Basically anything by Robert Frost. “Nothing Gold Can Stay” is, in my opinion, one of the most beautiful.
Emily Dickenson has quite a few poems about nature, one I like is “I thought that nature was enough”.
“Birds of Passage” by Longfellow and “Daffodils” by Wordsworth are a couple of my favorites. Other nature writers include Robert Frost and Robert Bridges.
When i saw this question i laughed and knew I had to respond. junior year of high school my teacher made us critically analyze the poem Nature Can Do No More, by Emily Dickenson. Apparently it is supposed to be about our deep disconnect with nature….however, I still have NO CLUE what she is talking about. maybe you can try and interoperate…
Nature can do no moreShe has fulfilled her DyesWhatever Flower fail to comeOf other Summer daysHer crescent reimburseIf other Summers beNature’s imposing negativeNulls opportunity —
The Road Not Taken, by Robert Frost. My all-time favorite! He is clearly well-known for his nature poems 🙂
My brother studied the poem in an English class, and while the majority believe Mr. Frost is making reference to choices made and where it takes you, apparently he disguised the meaning of the poem and it is intended to depict something totally different.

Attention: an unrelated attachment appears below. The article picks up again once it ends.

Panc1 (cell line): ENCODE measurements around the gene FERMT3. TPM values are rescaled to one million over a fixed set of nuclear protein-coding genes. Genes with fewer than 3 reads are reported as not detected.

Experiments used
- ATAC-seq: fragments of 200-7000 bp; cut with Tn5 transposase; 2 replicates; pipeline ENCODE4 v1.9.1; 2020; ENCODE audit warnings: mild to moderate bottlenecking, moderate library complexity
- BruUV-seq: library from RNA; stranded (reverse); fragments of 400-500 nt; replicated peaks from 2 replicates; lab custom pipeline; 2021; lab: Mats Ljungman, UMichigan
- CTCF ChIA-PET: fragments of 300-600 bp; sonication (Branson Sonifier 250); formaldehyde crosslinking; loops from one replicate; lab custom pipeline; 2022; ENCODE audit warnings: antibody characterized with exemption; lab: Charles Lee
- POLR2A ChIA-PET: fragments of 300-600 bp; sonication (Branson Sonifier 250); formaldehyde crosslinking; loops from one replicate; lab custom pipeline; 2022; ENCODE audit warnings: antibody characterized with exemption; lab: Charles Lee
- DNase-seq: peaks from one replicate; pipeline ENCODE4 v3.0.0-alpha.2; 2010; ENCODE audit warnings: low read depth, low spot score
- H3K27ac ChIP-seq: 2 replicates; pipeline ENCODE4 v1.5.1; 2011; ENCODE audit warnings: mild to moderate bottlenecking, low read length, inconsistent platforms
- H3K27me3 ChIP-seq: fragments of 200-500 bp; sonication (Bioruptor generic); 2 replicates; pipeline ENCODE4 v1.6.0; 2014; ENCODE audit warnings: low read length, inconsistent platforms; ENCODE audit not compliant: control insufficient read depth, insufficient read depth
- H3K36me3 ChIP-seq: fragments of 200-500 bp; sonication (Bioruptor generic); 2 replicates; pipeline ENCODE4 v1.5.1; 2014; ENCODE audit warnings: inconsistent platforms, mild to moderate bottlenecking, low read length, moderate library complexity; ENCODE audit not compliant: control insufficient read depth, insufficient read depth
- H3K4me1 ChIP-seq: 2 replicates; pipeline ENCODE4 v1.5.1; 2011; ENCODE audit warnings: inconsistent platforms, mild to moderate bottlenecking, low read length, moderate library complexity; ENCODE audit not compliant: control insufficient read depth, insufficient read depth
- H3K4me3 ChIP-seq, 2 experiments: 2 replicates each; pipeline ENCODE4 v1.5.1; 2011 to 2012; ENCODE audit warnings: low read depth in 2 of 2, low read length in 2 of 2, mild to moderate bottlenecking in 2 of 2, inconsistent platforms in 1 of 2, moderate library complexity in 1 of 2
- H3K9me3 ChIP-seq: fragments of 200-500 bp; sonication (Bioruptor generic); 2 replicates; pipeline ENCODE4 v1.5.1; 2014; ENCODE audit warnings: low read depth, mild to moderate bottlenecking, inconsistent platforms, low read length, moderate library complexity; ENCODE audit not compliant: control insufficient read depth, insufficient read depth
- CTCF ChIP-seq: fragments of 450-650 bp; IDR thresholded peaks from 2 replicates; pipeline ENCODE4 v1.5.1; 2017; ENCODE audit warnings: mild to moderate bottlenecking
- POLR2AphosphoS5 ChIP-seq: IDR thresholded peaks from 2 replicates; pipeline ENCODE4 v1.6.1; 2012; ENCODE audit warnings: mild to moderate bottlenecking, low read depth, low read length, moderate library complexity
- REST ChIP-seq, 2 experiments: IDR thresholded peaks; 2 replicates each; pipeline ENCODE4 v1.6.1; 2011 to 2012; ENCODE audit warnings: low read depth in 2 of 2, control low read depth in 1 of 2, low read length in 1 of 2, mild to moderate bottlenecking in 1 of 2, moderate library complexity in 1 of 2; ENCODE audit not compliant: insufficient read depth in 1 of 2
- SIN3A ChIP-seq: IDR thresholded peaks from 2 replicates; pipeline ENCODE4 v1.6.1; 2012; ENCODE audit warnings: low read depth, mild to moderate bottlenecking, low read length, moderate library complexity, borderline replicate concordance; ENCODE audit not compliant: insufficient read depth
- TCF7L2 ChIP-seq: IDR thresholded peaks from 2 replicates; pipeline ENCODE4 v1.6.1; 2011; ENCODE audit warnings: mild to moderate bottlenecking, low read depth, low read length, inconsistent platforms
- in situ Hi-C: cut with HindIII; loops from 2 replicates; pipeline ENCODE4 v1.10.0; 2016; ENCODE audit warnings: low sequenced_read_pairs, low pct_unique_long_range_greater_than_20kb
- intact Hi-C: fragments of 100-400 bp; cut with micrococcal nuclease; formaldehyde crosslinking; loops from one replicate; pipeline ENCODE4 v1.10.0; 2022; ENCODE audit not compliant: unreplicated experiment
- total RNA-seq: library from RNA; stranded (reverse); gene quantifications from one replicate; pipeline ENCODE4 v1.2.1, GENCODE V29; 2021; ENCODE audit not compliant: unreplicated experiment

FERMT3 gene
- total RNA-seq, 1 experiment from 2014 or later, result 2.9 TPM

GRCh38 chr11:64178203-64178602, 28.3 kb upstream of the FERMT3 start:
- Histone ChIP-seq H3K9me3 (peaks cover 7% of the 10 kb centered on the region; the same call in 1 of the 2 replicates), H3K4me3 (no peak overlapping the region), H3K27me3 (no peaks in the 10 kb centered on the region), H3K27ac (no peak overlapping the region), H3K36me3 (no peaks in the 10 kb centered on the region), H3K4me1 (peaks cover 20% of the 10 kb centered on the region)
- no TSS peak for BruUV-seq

I agree wit greengenie. Nothing Gold Can Stay” is a beautiful poem and one of my favorites. Anything by Robert Frost is a great example of environmental literature.
I’ve always loved this poem by Emily Dickinson, who obviously loves nature. It’s called “from Cocoon forth a Butterfly”
From Cocoon forth a ButterflyAs Lady from her DoorEmerged—a Summer Afternoon—Repairing Everywhere—
Without Design—that I could traceExcept to stray abroadOn Miscellaneous EnterpriseThe Clovers—understood—
Her pretty Parasol be seenContracting in a FieldWhere Men made Hay—Then struggling hardWith an opposing Cloud—
Where Parties—Phantom as Herself—To Nowhere—seemed to goIn purposeless Circumference—As ’twere a Tropic Show—
And notwithstanding Bee—that worked—And Flower—that zealous blew—This Audience of IdlenessDisdained them, from the Sky—
Till Sundown crept—a steady Tide—And Men that made the Hay—And Afternoon—and Butterfly—Extinguished—in the Sea—
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